In many urban areas across the United States, police departments, criminal courts, probation and parole offices are the agencies of government most familiar to residents. A recent study of New York City, for example, showed that three-quarters of 18 to 19 year-old black men are stopped by the police each year. On any given day, eleven percent of young black men are in jail or prison, and one third are living under some form of correctional supervision. The prevalence of prison terms, police encounters, and other contacts with criminal justice have grown at a breakneck pace. The incarceration rate in America more than quadrupled over the last four decades. Imprisonment went up when crime grew – but also went up when crime declined.
In Climate Change and African Political Stability Student Working Paper No. 6 (pdf), a group of students led by Goldman School professor Jennifer Bussell explores the causes of variation in government policies to reduce the risk of, prepare for, and respond to natural disasters. While the report focuses on ten case studies within Africa, many policymakers will find that the analysis can be useful to a broader set of cases, particularly in developing countries.
A green economy, one that promotes clean energy, reduces pollutants and greenhouse gases, requires an intersection of government regulation, business and innovation in both technology and public policy. Goldman School Professor Lee Friedman, postdoctoral fellow Hanna Breetz and Professor Michael O’Hare are diving into the complexities of regulation, business innovation and investment. Their research has direct bearing on policy today and is helping to shape a greener tomorrow.
California’s Global Warming Solutions Act (AB32), aims to reduce greenhouse gas emissions to 1990 levels by 2020. It is groundbreaking and ambitious legislation that has set into motion new policy and regulatory efforts. But 2020 is less than a decade away. What happens after that?
“For green business investment, it is important for the State to be clear about what kinds of emissions reductions it is going to require in the 2021-30 period,” says Professor Lee Friedman. “People who are making large scale investments now in things like new commercial buildings, need to decide whether the money they invest in making it green will repay itself in lower bills in the future. This is tied directly to emissions goals. If CA did nothing after it achieves its 2020 emissions goals, there would be no incentive to continue to reduce emissions. If the price of emission allowances increases steadily through continued regulation, however, it incentivizes investment in green business.”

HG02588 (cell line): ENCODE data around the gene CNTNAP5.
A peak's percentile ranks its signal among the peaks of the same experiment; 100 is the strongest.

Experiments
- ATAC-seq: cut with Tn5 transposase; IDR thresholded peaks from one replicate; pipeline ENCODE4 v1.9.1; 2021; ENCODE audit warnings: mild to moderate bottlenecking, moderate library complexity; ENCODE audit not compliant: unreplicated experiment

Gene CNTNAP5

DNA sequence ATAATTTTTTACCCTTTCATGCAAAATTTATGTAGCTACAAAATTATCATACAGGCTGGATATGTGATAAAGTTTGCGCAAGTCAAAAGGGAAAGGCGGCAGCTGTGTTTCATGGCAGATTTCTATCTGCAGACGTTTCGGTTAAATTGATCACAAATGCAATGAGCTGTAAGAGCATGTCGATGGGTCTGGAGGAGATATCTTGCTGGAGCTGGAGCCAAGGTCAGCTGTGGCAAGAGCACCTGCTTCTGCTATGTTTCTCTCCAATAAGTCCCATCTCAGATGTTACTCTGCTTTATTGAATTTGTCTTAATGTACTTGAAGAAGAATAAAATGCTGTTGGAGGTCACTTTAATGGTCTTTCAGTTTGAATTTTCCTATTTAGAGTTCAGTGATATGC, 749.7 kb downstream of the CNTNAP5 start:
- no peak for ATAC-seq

Union City's Teachers and Administrators Work Together to Improve Student Achievement
by David L. Kirp
The report of a blue-ribbon commission chaired by Joel Klein, former chancellor of New York City's public schools, and Condoleezza Rice, secretary of state in the administration of President George W. Bush, came as a shocker. U.S. Education Reform and National Security, published in the spring of 2012 and carrying the imprimatur of the prestigious Council on Foreign Relations, ominously concludes that the miseducation of America's students poses an imminent threat to our country's capacity to defend ourselves. “Educational failure puts the United States' future economic prosperity, global position, and physical safety”—physical safety!—“at risk.”1
What can be done to avert this catastrophe? Klein and Rice plump for giving parents more choice about what school their children attend, arguing that charter schools and vouchers will generate needed innovation. The old-line public schools cannot merely be reformed, the report contends: if these institutions are going to do a decent job of educating our kids, a discipline-and-punish regimen of strict accountability is needed. Schools whose students aren't improving at a sufficiently rapid pace should be shuttered. Teachers' livelihoods should depend on how their students fare on high-stakes reading and mathematics tests, with pay raises handed to some and pink slips to others. Teachers should be recruited from among the top colleges, as Teach for America does, rather than being drawn mainly from run-of-the-mill education schools.*
For years, critics have lambasted the public schools as fossilized bureaucracies run by paper-pushers and filled with time-serving teachers preoccupied with their job security, not the lives of their students.
Washington has been delivering a similar, if less bombastic, salvo ever since the No Child Left Behind Act became law in 2002. The Obama administration's $4.35 billion Race to the Top initiative, the crown jewel of its education reform agenda, morphed into NCLB on steroids, as the U.S. Department of Education deployed the carrot of new money to prod the states into expanding charter schools and closing low-performing public schools.2
Look dispassionately at the evidence, and you'll find little justification for the proposition that imposing perform-or-die accountability on teachers or expanding choice for students will cure what ails public education.
NCLB, with its hyperemphasis on the three Rs and its command to close or remake “failing” public schools, was supposed to end what President George W. Bush called “the soft bigotry of low expectations.” But a decade later, scores on the National Assessment of Educational Progress, or NAEP, the nation's report card, have improved only slightly; and poor, black, and Latino students haven't been able to close the achievement gap. What's more, despite the hosannas for charters, the bulk of the research shows that, overall, they don't do a better job than traditional public schools.3
In short, there are no quick fixes, no miracle cures.